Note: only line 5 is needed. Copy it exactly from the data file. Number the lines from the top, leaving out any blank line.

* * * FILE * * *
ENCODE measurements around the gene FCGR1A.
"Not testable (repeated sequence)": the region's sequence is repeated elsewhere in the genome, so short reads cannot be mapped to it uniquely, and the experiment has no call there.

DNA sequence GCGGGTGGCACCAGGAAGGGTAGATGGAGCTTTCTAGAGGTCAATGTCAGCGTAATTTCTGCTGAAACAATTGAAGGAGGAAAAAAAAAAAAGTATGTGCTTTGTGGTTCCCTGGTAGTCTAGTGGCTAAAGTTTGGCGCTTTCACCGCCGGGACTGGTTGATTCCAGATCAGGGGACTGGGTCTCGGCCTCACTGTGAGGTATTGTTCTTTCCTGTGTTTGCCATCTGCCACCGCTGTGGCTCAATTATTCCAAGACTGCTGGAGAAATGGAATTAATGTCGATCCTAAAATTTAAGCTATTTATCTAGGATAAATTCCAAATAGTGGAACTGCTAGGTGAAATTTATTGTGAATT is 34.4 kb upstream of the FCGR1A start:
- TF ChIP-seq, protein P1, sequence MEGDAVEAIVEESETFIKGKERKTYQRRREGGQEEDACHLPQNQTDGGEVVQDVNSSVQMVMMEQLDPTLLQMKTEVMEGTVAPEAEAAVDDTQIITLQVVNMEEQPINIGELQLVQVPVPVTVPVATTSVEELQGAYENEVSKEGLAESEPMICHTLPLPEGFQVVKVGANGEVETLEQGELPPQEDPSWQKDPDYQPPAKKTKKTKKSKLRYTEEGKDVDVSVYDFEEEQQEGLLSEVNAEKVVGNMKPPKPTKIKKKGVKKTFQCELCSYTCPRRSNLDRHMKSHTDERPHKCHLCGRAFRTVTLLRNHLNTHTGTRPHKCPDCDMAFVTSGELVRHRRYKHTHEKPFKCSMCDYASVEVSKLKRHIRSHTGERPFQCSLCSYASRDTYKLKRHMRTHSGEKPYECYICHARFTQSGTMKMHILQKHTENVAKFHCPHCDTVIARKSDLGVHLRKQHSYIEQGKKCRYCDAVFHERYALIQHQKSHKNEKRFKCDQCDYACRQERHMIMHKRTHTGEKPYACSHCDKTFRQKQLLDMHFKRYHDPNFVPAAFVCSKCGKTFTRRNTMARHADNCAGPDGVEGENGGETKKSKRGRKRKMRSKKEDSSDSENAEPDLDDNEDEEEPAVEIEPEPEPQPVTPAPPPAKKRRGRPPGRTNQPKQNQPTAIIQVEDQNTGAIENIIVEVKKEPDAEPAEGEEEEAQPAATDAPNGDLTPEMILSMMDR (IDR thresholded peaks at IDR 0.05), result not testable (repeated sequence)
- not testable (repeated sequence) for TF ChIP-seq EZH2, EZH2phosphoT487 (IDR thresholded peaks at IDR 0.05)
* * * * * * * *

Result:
- not testable (repeated sequence) for TF ChIP-seq EZH2, EZH2phosphoT487 (IDR thresholded peaks at IDR 0.05)